Purpose of the tri-sensor
The ‘Airmar smart multi tri-sensor’ measures three things: boat speed, water temperature and depth. We notice that we need to clean it when the apparent wind and true wind readings were the same value when seen at the helm wind display. Although this device reads the depth and water temperature, we are most concerned with the boat speed detector to calculate apparent wind speed. We need apparent wind speed to decide which sails to use.
Other names people use are transducer and speed impeller. I’m sticking to the name written on the device I’m cleaning.
Preparation- find the correct bilge cavity
First, we have to locate the bilge where the through-hull sensor is installed. In our Helia 44 Evolution, it is in the forward bilge at the base of the bed in the port hull. In the photos below, it is labeled 7.
Gather the right tools
We need a suction handle to lift the piece of floor, sponge and towel, vaseline and a pair of scissors. You may also need knee pads (if you have dodgy knees), wire brush, scourer and a snake spanner. Note that the area to work in is very narrow, due to the bulkhead protruding across the throughway.
I tried to video this without success. You need another to do the filming- the other was busy, so I just continued doing the job and snapping photos from time to time.
I’ve noted others have made excellent videos ( In 2015, Starry Horizons https://www.youtube.com/watch?v=1M4AWIQVriE, and Paul Briant from Southcoast Yachts https://www.youtube.com/watch?v=myxKf9eS_vY in 2017. These are good to view too.
First, lift the bilge cover. Place the towel between the tri-sensor and the back of the bilge, so it blocks the through bilge opening. Use the scissors to cut the cable ties holding the blanking plug. (Knee pads are handy at this point). You now need to bend over double to reach the tri-sensor. Locate the tri-sensor at the front of the bilge, note the wire twisted around the screw mount and the arrow facing forward. It’s important to replace the tri-sensor in the same position after it’s cleaned. The boat needs the sensor to record the forward movement of the boat. It won’t send correct information if you have it facing another direction.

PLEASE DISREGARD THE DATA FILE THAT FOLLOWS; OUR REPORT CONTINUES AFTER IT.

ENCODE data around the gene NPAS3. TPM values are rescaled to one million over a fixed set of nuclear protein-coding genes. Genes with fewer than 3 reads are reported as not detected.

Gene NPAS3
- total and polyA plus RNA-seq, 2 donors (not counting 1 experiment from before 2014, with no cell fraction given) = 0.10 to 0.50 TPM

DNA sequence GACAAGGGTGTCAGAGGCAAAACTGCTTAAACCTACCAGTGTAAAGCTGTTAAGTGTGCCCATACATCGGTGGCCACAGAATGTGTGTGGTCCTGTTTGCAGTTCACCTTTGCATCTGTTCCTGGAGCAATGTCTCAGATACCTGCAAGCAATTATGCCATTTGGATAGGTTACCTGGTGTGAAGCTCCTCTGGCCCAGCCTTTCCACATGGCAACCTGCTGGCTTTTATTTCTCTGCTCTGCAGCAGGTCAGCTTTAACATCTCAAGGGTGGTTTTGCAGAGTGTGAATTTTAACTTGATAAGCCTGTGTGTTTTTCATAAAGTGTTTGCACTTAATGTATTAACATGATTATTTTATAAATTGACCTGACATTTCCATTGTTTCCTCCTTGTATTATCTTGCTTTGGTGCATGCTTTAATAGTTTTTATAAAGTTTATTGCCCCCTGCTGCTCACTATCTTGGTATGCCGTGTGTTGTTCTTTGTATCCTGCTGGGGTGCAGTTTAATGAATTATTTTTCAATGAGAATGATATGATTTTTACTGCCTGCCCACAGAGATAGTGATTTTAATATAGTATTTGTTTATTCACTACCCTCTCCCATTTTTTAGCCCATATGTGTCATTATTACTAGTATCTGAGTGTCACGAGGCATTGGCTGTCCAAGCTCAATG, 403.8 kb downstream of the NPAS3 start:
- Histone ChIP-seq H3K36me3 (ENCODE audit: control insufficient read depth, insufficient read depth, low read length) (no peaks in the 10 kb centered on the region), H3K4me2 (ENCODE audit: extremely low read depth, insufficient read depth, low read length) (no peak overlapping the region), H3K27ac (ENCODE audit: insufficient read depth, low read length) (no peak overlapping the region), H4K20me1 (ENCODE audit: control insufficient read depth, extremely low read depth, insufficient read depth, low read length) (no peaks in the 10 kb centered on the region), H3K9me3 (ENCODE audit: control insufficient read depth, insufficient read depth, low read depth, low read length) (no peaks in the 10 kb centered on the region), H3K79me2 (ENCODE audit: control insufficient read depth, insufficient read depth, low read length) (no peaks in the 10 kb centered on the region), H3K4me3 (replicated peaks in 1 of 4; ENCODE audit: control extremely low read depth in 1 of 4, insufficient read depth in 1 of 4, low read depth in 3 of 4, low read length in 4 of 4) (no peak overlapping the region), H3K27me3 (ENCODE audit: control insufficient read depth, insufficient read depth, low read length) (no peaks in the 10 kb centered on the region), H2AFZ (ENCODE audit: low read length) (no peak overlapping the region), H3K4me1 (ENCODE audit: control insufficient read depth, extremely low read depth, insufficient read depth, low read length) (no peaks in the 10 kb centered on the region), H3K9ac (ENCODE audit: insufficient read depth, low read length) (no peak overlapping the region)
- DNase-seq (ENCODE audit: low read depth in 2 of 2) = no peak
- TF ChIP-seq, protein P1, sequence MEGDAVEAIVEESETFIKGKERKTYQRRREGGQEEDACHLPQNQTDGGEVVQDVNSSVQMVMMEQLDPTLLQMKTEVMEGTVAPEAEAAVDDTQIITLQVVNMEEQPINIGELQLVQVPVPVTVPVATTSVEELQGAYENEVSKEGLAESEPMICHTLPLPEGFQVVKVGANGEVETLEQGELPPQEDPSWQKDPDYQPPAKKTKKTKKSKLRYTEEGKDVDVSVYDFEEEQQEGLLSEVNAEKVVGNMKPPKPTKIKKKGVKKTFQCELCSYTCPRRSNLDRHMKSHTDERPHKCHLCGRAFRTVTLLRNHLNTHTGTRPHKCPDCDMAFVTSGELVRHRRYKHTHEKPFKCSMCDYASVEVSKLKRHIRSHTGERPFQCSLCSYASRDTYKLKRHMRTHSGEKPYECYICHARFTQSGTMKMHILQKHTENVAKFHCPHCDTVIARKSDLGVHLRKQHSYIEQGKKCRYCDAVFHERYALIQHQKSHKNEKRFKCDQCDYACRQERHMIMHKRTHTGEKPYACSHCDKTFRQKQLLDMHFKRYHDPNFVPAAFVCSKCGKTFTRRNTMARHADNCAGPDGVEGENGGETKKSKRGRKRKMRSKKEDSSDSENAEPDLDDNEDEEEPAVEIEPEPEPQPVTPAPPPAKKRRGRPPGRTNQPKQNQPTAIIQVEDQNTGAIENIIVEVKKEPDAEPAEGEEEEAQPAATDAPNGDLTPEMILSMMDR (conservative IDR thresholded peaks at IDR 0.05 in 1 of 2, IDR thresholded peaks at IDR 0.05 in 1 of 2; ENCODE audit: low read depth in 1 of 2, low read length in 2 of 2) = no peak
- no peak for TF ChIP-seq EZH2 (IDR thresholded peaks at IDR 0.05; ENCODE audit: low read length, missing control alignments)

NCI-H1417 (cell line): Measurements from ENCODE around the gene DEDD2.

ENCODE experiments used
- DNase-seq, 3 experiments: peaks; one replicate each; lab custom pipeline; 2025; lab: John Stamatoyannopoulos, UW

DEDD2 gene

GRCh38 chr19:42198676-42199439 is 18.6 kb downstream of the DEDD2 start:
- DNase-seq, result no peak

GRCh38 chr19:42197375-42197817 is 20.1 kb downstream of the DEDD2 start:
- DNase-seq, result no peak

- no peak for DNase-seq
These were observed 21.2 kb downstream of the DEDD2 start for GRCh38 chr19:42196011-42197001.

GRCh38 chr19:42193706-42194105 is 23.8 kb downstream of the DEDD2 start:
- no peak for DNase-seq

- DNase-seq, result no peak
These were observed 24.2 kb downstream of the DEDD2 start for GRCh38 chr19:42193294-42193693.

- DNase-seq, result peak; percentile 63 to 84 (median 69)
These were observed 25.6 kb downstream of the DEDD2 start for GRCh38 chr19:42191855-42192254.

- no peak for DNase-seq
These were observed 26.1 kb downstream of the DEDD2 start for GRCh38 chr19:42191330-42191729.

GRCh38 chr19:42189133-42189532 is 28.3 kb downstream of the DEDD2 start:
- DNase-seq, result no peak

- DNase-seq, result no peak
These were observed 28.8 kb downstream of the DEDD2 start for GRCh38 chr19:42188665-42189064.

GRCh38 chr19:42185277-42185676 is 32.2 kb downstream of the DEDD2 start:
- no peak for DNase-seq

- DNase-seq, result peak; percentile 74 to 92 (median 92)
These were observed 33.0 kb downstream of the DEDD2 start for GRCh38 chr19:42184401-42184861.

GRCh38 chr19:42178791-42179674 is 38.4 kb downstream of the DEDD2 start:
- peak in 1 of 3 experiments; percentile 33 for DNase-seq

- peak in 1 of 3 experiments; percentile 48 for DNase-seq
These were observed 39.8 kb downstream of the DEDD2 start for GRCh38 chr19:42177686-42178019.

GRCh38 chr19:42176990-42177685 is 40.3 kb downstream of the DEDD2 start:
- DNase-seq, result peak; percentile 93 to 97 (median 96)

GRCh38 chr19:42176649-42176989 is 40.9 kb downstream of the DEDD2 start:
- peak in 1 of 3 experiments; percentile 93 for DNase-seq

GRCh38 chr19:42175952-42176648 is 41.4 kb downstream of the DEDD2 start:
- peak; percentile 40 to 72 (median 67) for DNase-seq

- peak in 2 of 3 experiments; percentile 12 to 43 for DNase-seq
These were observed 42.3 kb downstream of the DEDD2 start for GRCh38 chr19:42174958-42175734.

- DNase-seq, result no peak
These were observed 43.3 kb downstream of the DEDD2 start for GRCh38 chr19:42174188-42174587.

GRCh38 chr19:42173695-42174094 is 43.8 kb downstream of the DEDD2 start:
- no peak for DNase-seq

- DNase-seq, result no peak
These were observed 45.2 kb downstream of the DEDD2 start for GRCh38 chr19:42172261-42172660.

Be cautious, be steady, be quick!
Be ready for a rush of water. It is quite surprising. I didn’t get a photo of that of course- I was too busy trying to switch the tri-sensor for the blanking plug. There is a trick to it. It’s my opinion that it is easier to describe than take a photograph or a video.
The sensor incorporates a self-closing valve which minimizes the flow of water into the vessel when the ultrasonic insert is removed. The curved flap valve is activated by both a spring and water pressure. Water pushes the flap valve upward to block the opening, so there will be a little gush of water into the boat when you remove the tri-sensor.
So, first, place vaseline around the O ring of the blanking plug. Then untwist the wire that is attached to the ring at the bottom of the tri-sensor.
Once the wire is free from the ring, unscrew the locking nut to maneuver the sensor upward, to free it from the through-hull position with one hand. With the other hand, quickly place the blanking plug into the vacated space. Try to ignore the rushing upward water.
What to expect? Well, your heavy boat now has a hole through to the sea below. Its’ weight pushes downward so the water moves upward into the vacated space. Don’t worry – the flap-valve is activated, which minimizes the water volume rushing into the vacated space.
Once the blanking plug is in the vicinity of the upward moving water, push down on it firmly, to engage it back into the hole. A little twist at the same time is needed. The twist is to engage the locking key built into the design.
Clean up the water at this point to ensure there is no new water coming into the bilge, now the blanking plug is in place.
Inspect the state of the pinwheel
The pinwheel measures the speed of the boat. The smooth side of the base of the device measures the depth. Now we can see why the sensor has stopped working. Ours was jammed with 7 small mussels and calcified sea matter. I was able to pop the mussels out using a small flat screwdriver to reach the hollow underneath, where the speed sensor is. The calcified matter took more than the wipe of a scourer.
The owner’s guide recommends using a “Scotch brite and household detergent” and to avoid scratching the depth sensor. I choose the soft wire brush to remove all the debris to make quick work of the task. I left the vaseline/silicone lubricant that was smeared on the long tube and only focused on the end piece.